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Influence of DNA repair deficiency in the development and progression of Alzheimer's Disease in mouse model

Grant number: 13/11052-1
Support type:Scholarships abroad - Research Internship - Doctorate
Effective date (Start): August 12, 2013
Effective date (End): July 11, 2014
Field of knowledge:Biological Sciences - Genetics - Mutagenesis
Principal researcher:Elza Tiemi Sakamoto Hojo
Grantee:Giovana da Silva Leandro
Supervisor abroad: Vilhelm A. Bohr
Home Institution: Faculdade de Medicina de Ribeirão Preto (FMRP). Universidade de São Paulo (USP). Ribeirão Preto , SP, Brazil
Research place: National Institutes of Health, Baltimore (NIH), United States  
Associated to the scholarship:12/07879-5 - Evaluation of the efficiency of DNA repair mechanisms and gene expression in lymphocytes from patients with Alzheimer's Disease, BP.DR

Abstract

Oxidative stress seems to be strictly correlated with the development and progression of neurodegenerative diseases and also with the aging process itself. It has been reported that oxidative stress plays a role in the development of Alzheimer's disease (AD), which is a neurodegenerative disease with large impact on public health. Since base excision repair (BER) seems to be the main mechanism for the repair of oxidative damage, comparisons between functional alterations in BER pathways and dysfunctions of AD can be an interesting approach to study risk factors for AD. The present proposal aims to analyze mitochondrial and nuclei DNA lesions in the brain of AD mouse model in comparison with polymerase ² deficient mice (deficiency in BER mechanisms), using the Long PCR amplification technique. Moreover, our purpose is to measure BER activity in protein extracts from various brain regions, and to undertake a behavioral analysis by comparing AD mouse models and mouse models deficient for Polymerase ². Besides, it will be performed comparisons between gene expression profiles of mouse brain and peripheral blood mononuclear cells; these cells may represent important targets in terms of biomarkers for AD. Studies on this approach are important to establish a relationship between deficiency in DNA repair and the AD disease. The results may be important to improve the knowledge in the area, and also to provide novel information which can be useful for diagnosis, prognosis and treatment of AD. (AU)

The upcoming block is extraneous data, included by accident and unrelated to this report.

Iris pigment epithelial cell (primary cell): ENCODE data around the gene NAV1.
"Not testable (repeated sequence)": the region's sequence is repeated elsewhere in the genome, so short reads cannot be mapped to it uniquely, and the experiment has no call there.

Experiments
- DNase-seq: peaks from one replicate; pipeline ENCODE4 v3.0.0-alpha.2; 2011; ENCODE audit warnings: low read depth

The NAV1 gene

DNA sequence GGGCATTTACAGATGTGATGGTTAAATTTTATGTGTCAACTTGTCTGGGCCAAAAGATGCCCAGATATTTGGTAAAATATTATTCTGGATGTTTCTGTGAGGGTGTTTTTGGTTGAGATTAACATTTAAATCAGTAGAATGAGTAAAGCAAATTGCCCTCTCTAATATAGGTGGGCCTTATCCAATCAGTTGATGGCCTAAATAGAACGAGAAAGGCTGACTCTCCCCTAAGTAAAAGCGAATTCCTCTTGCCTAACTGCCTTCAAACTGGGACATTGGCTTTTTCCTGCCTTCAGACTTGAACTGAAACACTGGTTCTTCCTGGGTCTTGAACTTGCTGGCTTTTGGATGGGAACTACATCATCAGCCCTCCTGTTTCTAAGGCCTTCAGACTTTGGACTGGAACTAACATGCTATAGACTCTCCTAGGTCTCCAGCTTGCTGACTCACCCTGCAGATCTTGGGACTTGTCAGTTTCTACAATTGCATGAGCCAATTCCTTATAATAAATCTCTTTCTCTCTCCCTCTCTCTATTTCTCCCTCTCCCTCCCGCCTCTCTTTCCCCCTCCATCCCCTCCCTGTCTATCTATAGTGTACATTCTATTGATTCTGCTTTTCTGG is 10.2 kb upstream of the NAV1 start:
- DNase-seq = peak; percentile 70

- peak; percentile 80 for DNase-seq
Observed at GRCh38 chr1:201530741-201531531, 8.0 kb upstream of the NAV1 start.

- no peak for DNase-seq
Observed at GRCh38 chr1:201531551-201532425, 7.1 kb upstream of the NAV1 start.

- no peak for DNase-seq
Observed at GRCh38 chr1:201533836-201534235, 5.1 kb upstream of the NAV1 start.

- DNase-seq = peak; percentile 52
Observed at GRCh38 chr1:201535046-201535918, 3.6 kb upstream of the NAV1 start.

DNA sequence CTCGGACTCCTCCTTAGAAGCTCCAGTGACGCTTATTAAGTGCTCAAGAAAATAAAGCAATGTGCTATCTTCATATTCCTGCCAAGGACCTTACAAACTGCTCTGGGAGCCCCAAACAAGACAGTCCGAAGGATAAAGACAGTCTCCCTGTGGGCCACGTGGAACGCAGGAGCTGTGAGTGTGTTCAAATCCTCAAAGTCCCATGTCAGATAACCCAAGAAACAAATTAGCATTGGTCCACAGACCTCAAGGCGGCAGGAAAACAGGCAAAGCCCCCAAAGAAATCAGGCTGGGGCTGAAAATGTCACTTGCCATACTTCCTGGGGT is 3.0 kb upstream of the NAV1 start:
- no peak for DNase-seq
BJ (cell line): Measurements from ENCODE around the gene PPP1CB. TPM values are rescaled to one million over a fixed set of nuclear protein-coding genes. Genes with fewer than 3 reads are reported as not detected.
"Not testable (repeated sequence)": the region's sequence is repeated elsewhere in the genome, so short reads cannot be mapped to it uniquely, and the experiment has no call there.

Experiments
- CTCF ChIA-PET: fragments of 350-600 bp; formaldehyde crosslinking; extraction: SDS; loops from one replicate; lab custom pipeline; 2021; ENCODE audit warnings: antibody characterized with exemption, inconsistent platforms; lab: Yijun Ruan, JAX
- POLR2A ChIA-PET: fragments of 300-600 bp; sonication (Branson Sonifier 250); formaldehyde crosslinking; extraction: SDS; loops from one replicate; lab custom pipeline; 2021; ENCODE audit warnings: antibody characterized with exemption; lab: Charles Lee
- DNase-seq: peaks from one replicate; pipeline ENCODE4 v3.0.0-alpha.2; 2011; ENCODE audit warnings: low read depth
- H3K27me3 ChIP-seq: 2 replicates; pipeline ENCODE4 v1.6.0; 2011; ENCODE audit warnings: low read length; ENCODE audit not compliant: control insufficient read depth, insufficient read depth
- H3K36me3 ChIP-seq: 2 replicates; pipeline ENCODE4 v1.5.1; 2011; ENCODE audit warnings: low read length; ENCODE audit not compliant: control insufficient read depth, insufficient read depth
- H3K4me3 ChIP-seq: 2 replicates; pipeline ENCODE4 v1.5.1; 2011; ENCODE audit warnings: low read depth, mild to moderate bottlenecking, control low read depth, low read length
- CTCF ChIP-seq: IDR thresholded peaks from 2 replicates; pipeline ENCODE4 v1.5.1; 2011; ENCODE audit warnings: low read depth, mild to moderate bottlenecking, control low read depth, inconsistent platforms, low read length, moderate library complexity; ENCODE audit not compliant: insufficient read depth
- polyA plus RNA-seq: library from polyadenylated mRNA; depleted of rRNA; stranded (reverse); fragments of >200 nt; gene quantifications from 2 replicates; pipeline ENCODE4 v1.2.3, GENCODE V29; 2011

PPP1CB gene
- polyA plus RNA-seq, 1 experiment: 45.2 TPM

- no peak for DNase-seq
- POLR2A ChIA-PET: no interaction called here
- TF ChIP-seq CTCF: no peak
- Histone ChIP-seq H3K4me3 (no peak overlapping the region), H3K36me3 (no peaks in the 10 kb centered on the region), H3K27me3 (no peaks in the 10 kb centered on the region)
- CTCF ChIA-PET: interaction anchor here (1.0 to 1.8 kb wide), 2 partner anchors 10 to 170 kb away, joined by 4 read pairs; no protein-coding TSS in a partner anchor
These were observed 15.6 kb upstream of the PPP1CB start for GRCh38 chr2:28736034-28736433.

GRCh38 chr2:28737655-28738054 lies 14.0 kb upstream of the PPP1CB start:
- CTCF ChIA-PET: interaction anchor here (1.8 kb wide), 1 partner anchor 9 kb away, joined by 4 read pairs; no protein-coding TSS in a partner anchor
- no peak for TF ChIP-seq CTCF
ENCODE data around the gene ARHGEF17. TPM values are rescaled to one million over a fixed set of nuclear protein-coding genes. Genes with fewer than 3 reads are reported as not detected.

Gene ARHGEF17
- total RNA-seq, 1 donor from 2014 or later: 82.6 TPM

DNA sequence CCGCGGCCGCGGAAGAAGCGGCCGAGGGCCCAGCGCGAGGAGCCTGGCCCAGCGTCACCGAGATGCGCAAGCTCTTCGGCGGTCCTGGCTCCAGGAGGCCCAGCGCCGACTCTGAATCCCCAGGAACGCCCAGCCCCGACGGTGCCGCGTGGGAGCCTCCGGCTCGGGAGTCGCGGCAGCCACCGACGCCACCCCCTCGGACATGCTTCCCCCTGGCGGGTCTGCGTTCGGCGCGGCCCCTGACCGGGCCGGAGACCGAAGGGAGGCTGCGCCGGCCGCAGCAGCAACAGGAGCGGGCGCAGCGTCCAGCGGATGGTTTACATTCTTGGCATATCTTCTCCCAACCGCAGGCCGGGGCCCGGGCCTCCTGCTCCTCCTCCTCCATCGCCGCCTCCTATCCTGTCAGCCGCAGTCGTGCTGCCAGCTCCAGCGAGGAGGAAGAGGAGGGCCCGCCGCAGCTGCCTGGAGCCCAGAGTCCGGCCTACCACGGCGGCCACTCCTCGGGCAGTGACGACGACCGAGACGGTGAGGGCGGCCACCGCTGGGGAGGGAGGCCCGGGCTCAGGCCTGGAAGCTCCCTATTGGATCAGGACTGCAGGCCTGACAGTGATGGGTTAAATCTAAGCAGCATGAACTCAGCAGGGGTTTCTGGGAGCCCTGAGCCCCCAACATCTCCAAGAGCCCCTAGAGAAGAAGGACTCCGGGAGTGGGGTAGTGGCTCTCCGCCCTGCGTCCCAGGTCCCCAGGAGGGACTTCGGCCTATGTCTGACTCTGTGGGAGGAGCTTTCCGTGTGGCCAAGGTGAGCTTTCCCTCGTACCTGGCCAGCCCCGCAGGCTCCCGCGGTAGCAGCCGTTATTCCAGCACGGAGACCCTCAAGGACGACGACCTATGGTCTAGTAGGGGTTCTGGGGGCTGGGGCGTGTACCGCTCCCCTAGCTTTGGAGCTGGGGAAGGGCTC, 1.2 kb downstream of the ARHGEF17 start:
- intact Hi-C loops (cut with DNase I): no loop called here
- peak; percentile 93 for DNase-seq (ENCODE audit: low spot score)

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Scientific publications
(References retrieved automatically from Web of Science and SciELO through information on FAPESP grants and their corresponding numbers as mentioned in the publications by the authors)
SYKORA, P.; KANNO, S.; AKBARI, M.; KULIKOWICZ, T.; BAPTISTE, B. A.; LEANDRO, G. S.; LU, H.; TIAN, J.; MAY, A.; BECKER, K. A.; et al. DNA Polymerase Beta Participates in Mitochondrial DNA Repair. MOLECULAR AND CELLULAR BIOLOGY, v. 37, n. 16, . (13/11052-1)
SYKORA, PETER; MISIAK, MAGDALENA; WANG, YUE; GHOSH, SOMNATH; LEANDRO, GIOVANA S.; LIU, DONG; TIAN, JANE; BAPTISTE, BEVERLY A.; CONG, WEI-NA; BRENERMAN, BORIS M.; et al. DNA polymerase beta deficiency leads to neurodegeneration and exacerbates Alzheimer disease phenotypes. Nucleic Acids Research, v. 43, n. 2, p. 943-959, . (13/11052-1)

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